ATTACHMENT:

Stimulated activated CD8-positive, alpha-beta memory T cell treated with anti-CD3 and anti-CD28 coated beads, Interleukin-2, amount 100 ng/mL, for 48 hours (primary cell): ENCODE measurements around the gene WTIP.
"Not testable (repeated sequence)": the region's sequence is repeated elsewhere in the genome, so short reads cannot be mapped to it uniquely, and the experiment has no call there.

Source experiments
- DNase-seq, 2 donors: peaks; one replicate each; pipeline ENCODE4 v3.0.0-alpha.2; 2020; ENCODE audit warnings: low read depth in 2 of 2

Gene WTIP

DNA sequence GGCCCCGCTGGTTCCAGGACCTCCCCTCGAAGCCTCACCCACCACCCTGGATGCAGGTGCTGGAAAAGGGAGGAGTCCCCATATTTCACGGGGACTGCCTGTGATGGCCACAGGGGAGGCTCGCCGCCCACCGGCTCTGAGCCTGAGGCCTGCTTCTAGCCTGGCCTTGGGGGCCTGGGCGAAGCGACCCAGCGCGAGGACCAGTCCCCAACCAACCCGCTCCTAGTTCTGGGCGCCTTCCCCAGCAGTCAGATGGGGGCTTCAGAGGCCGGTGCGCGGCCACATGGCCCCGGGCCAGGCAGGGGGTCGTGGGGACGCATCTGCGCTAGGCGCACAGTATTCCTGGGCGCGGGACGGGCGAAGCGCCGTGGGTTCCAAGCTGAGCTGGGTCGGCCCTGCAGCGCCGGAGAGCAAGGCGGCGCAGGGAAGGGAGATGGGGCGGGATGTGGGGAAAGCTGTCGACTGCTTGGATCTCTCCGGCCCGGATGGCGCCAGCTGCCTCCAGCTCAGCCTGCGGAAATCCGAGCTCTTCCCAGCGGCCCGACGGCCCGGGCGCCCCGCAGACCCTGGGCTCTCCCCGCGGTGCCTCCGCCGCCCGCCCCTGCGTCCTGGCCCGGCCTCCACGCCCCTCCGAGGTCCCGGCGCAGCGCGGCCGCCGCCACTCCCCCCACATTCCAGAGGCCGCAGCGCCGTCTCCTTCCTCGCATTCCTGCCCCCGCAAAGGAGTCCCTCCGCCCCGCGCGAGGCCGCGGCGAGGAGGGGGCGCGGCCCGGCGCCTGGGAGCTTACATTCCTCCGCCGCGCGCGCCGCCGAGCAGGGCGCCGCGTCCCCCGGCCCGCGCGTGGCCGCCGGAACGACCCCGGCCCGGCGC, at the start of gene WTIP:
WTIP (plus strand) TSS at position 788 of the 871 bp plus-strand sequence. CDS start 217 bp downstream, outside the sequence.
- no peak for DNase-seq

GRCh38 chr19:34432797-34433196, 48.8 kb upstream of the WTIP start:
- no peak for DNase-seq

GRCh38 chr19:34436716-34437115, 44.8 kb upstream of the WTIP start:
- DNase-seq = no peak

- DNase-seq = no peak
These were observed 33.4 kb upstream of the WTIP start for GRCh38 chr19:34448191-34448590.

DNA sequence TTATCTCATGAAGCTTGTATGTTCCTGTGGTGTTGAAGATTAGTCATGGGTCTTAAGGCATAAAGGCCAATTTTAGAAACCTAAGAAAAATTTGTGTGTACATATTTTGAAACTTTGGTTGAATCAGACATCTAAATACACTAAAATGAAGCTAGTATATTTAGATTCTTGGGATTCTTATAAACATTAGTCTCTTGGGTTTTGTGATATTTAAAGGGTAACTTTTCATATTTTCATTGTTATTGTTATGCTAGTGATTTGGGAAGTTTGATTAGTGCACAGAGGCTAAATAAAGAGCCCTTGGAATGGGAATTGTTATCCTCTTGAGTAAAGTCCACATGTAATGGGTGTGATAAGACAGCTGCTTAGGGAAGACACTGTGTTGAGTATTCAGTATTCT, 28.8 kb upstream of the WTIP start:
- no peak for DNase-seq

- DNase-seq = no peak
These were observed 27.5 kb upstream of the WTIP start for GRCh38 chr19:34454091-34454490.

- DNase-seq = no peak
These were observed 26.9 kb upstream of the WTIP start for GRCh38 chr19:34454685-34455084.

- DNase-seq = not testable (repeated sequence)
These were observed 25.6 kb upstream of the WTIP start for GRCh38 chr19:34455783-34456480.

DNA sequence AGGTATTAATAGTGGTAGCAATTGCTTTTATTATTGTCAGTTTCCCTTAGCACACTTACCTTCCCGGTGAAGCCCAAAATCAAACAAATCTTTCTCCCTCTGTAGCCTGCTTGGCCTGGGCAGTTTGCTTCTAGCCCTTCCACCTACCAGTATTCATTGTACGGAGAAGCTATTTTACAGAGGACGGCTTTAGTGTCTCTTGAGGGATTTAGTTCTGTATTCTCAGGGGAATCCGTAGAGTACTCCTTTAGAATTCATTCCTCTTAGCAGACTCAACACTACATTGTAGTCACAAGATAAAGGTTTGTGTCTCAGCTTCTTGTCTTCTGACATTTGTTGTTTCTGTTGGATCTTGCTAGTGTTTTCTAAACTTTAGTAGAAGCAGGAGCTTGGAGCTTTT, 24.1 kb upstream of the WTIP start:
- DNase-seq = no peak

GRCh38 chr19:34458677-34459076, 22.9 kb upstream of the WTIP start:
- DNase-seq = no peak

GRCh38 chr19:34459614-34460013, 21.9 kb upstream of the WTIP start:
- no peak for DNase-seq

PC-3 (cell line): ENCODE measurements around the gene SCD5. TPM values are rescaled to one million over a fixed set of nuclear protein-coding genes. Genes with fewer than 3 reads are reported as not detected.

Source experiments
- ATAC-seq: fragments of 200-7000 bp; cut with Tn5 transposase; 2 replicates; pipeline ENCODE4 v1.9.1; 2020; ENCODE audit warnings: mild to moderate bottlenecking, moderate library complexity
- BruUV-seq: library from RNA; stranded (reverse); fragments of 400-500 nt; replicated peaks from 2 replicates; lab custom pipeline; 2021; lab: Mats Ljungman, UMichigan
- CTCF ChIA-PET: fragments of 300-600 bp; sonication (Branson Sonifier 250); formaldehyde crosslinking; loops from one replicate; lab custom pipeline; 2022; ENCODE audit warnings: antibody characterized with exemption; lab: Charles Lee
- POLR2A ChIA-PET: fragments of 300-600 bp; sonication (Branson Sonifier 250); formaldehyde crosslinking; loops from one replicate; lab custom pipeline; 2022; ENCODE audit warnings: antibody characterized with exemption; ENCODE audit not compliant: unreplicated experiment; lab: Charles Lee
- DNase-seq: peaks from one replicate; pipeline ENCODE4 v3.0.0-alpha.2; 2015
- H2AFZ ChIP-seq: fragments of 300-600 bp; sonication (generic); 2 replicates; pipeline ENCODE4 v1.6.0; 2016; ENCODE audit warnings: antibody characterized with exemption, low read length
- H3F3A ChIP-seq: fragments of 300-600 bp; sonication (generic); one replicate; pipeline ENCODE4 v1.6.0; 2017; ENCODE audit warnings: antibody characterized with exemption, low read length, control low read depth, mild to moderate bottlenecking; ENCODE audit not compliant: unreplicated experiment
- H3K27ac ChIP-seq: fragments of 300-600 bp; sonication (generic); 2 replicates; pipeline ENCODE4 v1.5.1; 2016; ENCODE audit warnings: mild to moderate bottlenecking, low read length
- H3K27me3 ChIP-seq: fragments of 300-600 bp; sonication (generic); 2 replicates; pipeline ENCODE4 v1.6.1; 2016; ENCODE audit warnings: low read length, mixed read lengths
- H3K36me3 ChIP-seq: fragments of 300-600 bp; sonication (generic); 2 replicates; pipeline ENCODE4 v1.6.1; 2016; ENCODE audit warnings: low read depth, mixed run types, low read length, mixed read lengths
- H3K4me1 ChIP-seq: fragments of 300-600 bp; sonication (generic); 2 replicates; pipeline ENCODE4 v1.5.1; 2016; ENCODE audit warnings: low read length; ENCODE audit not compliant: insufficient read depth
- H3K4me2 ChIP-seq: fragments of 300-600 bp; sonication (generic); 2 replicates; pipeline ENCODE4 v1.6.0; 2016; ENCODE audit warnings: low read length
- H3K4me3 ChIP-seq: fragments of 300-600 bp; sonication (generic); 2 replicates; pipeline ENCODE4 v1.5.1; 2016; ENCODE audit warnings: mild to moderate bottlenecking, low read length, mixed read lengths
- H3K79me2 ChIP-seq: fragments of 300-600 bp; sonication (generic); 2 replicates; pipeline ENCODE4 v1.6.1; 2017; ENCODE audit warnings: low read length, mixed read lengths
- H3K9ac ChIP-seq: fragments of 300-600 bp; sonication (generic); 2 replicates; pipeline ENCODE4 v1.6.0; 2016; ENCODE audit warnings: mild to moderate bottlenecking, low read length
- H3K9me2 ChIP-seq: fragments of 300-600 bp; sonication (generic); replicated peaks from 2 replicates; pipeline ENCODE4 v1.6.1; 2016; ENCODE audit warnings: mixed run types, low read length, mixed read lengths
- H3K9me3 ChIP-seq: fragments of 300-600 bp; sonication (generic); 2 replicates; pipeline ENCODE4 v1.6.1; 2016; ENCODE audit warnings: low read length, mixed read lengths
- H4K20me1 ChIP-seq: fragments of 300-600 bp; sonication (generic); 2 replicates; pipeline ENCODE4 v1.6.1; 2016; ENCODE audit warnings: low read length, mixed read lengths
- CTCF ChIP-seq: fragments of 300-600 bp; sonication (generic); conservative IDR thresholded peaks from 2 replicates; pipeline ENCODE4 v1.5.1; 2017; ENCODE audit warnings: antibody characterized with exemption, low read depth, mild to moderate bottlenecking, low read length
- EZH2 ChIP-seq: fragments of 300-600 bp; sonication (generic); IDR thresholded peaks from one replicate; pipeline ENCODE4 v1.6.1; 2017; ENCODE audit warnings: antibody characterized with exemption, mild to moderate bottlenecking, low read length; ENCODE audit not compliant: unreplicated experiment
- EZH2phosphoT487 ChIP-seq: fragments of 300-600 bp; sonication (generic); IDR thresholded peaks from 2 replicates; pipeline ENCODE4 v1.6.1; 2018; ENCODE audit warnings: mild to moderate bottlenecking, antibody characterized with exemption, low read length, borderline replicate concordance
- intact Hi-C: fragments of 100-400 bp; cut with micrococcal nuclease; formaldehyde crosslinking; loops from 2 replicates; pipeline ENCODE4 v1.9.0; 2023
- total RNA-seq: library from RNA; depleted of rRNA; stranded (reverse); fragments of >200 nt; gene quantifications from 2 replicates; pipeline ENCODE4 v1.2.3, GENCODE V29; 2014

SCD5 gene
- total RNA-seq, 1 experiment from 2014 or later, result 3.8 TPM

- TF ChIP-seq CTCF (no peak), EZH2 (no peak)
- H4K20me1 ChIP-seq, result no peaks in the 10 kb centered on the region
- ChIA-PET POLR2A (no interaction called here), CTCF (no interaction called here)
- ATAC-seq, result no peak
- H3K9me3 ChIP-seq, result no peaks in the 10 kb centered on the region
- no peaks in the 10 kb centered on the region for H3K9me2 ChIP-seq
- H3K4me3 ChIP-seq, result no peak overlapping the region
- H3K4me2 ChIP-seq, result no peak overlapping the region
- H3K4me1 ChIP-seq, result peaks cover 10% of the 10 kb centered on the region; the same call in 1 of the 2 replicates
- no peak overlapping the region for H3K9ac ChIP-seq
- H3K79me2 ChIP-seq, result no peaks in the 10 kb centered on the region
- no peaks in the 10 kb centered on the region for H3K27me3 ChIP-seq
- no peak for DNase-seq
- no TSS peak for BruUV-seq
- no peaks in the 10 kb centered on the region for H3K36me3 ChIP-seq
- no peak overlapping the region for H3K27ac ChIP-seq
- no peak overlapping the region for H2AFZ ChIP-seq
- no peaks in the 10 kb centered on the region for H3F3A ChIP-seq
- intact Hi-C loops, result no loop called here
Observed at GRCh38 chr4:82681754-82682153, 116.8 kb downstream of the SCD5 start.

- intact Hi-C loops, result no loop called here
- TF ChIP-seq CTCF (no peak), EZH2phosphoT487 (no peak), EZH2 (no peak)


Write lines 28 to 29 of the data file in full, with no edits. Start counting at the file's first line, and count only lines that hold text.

- no peak for DNase-seq

PC-3 (cell line): ENCODE measurements around the gene SCD5. TPM values are rescaled to one million over a fixed set of nuclear protein-coding genes. Genes with fewer than 3 reads are reported as not detected.